Filipino Jeepney Drivers Make Last Stand

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Filipino Jeepney Drivers Make Last Stand

Drivers and passengers continue to rail against the government’s phase-out of the iconic vehicles.

Filipino Jeepney Drivers Make Last Stand
Credit: Depositphotos

The year 2023 ended in the Philippines with several transport groups holding nationwide protests aimed at pressuring the government to reconsider its program that will lead to the phaseout of jeepneys.

The jeepneys were World War II surplus vehicles of the U.S. military before they were modified and used by Filipinos for transporting people and goods. Since then, jeepneys have become the country’s main mode of public transportation.

After years of delay, the government of President Ferdinand Marcos Jr. said it would fully implement the modernization of the country’s land transportation system, which includes the replacement of the iconic jeepneys with bigger and energy-efficient vehicles. It reiterated the goal of “easing the plight of commuters by ensuring cleaner and safer means of public transportation for the riding public.”

Jeepney operators responded by reminding the government that while they support the improvement of the transport system, their views should be considered too, especially in pursuing programs that will displace more than half a million people. A transport strike in March 2023 forced the government to move the deadline for the consolidation of jeepney franchises.

Authorities clarified that roadworthy jeepneys will not be phased out as they encouraged drivers and operators to form cooperatives and apply for franchise consolidation. But those who refused to support the government’s consolidation program warned that the so-called modern or e-jeepneys are merely mini-buses or large vans imported from other countries. They added that ordinary jeepney drivers cannot afford to buy the modern vehicles the government promotes without incurring a huge debt.

Jeepney passengers have also expressed concern that the phaseout of traditional vehicles will lead to a transport crisis and higher fares. Activists accused the government of designing a transport program for the benefit of big corporations and foreign investors to the detriment of 300,000 drivers and small entrepreneurs. They urged the government to prioritize local manufacturing by supporting homegrown producers of jeepneys.

Even legislators are worried about the harmful impact of the program. The president’s sister, Senator Imee Marcos, advised the government to revoke the “deadly deadline.”

She added: “Clearly, there is a need to return to exhaustive meetings and consultations with all groups of operators, drivers, and commuters. Who doesn’t want a new vehicle? But with the high cost of living, how many can afford one?”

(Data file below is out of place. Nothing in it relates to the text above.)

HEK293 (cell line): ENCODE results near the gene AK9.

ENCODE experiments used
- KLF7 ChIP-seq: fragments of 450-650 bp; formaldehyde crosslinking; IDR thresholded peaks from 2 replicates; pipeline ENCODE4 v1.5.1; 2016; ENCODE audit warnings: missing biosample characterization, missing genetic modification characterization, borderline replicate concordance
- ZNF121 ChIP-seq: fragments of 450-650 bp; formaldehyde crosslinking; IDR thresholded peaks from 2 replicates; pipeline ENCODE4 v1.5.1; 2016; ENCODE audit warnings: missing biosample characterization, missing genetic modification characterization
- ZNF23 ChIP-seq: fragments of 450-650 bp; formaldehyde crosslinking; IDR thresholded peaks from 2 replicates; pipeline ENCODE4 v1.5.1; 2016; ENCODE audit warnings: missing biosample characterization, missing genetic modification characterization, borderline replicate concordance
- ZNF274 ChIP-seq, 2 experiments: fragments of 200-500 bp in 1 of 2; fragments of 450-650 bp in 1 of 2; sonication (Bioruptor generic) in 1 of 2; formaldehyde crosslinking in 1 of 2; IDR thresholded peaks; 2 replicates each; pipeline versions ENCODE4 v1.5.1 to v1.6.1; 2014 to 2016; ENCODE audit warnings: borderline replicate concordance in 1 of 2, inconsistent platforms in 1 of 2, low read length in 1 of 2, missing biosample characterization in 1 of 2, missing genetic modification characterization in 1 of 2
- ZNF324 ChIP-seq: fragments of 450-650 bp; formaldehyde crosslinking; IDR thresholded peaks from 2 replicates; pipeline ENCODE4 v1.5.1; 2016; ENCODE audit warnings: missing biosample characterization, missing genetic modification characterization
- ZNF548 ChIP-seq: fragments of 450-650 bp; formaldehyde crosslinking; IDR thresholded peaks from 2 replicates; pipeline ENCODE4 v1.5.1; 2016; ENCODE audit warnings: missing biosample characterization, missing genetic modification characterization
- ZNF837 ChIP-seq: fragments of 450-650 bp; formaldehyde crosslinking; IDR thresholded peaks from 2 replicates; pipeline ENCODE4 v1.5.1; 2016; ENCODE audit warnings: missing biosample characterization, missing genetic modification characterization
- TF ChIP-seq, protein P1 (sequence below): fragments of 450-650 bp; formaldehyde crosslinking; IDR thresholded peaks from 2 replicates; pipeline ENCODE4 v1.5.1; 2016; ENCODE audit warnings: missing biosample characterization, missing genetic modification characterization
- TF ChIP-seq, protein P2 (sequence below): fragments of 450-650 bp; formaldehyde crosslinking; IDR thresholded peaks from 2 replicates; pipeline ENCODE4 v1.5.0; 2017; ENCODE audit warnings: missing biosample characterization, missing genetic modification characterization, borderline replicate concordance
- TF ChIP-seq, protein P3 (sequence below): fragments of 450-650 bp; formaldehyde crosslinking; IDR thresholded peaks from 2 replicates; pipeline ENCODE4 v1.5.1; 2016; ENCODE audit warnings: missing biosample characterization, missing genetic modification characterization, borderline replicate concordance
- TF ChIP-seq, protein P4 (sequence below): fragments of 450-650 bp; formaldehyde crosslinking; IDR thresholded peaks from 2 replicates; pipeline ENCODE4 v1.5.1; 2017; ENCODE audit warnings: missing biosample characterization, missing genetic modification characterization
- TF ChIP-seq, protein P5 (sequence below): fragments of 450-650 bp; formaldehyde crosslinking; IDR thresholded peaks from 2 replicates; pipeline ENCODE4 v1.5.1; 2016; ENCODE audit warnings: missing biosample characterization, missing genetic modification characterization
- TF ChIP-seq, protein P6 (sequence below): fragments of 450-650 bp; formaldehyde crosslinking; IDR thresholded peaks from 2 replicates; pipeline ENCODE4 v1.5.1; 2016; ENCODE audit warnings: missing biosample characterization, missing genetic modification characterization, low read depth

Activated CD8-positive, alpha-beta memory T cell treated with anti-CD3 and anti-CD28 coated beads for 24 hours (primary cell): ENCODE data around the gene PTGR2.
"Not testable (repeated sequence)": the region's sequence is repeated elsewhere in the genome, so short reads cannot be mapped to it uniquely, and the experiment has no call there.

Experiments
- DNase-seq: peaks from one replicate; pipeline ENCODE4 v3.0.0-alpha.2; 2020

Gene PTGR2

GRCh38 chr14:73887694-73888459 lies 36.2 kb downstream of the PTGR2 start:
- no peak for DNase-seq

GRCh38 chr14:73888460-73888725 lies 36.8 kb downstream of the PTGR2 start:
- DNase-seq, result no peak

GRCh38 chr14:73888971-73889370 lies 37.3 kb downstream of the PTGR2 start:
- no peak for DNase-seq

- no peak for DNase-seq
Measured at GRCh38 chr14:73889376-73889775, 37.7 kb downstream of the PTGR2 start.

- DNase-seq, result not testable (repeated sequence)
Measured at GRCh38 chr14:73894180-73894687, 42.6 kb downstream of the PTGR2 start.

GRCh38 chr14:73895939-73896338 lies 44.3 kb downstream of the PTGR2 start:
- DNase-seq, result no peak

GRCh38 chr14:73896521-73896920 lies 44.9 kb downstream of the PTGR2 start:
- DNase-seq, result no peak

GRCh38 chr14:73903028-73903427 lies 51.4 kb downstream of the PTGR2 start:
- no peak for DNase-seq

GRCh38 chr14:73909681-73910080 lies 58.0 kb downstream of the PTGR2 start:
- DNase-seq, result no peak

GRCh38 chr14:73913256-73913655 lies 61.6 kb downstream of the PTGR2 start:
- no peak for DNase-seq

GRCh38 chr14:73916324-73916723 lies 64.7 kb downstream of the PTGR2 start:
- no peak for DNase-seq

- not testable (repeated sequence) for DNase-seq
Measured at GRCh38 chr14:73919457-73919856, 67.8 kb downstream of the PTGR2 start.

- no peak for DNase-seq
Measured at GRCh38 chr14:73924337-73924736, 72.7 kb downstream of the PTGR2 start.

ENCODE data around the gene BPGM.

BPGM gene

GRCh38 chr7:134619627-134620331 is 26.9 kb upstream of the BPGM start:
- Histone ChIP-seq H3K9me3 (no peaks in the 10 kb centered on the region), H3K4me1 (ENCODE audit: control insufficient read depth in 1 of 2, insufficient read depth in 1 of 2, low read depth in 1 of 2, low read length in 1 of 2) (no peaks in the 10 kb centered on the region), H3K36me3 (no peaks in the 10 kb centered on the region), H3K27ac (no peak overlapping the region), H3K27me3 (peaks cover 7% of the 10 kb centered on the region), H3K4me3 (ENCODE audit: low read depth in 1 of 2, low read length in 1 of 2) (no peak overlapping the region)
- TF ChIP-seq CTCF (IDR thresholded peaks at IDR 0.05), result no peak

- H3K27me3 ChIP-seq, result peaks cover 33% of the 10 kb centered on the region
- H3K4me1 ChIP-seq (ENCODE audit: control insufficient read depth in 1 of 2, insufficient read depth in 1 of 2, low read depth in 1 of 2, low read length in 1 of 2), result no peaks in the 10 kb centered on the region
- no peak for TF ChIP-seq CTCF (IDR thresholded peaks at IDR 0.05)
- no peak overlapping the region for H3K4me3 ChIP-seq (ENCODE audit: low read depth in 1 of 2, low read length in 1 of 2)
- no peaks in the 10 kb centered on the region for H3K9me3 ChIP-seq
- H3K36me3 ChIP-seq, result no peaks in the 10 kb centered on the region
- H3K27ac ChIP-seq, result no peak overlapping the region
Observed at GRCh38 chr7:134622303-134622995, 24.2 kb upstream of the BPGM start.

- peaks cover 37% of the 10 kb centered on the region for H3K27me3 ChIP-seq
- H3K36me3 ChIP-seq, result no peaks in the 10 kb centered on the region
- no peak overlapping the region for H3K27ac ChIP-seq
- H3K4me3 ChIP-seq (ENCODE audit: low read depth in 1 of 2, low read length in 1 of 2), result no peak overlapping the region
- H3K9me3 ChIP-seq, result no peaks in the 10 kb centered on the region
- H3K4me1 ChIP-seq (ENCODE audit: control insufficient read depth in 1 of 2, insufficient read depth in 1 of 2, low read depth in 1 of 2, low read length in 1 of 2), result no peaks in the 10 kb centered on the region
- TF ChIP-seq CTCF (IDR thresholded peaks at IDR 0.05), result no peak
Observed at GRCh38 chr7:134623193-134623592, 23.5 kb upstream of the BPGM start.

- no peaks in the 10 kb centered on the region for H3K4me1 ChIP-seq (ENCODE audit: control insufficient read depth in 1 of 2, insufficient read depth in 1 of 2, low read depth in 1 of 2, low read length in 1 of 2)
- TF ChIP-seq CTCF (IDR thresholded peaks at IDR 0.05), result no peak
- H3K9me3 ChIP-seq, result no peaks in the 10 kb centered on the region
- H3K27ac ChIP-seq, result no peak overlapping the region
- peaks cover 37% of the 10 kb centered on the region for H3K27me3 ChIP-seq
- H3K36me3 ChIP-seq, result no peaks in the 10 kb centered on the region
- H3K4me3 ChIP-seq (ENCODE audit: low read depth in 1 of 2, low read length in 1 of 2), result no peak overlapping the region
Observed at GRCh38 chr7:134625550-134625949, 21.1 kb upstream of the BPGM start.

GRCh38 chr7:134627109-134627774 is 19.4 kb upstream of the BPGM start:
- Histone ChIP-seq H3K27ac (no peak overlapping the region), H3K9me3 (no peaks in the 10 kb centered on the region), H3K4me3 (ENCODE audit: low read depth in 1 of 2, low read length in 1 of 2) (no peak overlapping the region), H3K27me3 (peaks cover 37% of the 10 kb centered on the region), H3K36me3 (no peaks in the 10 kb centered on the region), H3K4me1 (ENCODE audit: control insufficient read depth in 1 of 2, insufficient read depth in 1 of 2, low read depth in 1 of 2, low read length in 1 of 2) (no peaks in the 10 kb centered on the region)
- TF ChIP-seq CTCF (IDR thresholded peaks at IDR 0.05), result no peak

Senator Grace Poe questioned the assurance given by some officials that subsidies will be given to jeepney drivers since the 2024 national budget has no item for this. As an alternative, she filed a bill that proposes the rollout of a “just and humane” public utility vehicle modernization program.

Transport strikes and protests were organized throughout the year but the Marcos government insisted that the majority of stakeholders are behind its modernization program. Before the end of the year, authorities finally admitted that only 30 percent of jeepneys had applied for consolidation. To prevent passengers from being stranded in the streets, officials said they will issue special permits for some jeepneys which will only be valid for one month.

Aside from holding a large protest near the presidential palace, transport groups were also joined by consumers and activists in filing a petition in the Supreme Court challenging the constitutionality of the government’s transportation program. They argued that the mandatory franchise consolidation provision of the program undermines property rights aside from unreasonably singling out jeepneys. Government agencies have ten days to respond so it may take at least two more weeks if the Court decides in favor of issuing a temporary restraining order.

Meanwhile, the franchise of most jeepneys already expired on December 31 and drivers could face arrest if they continue to operate in 2024. Various local agencies said they are ready to provide free rides by deploying buses, tricycles, and even government vehicles. Are they enough to accommodate all passengers and how long can the government sustain this?

Responding to the concern that phasing out jeepneys will exacerbate the transport crisis, officials said public inconvenience will only be brief once the government has reorganized routes and rationalized the transport system. However, they didn’t mention the duration of the transition period and the immense daily hardships that riders, passengers, and displaced jeepney drivers will experience.

Indeed, the riding public is clamoring for a better transport system. But what the recent transport protests also revealed was the enduring popularity of jeepneys which remain accessible and affordable to many. It is a reminder to the Marcos government that it cannot simply redesign the roads of the future by removing the beloved and old reliable Philippine jeepneys.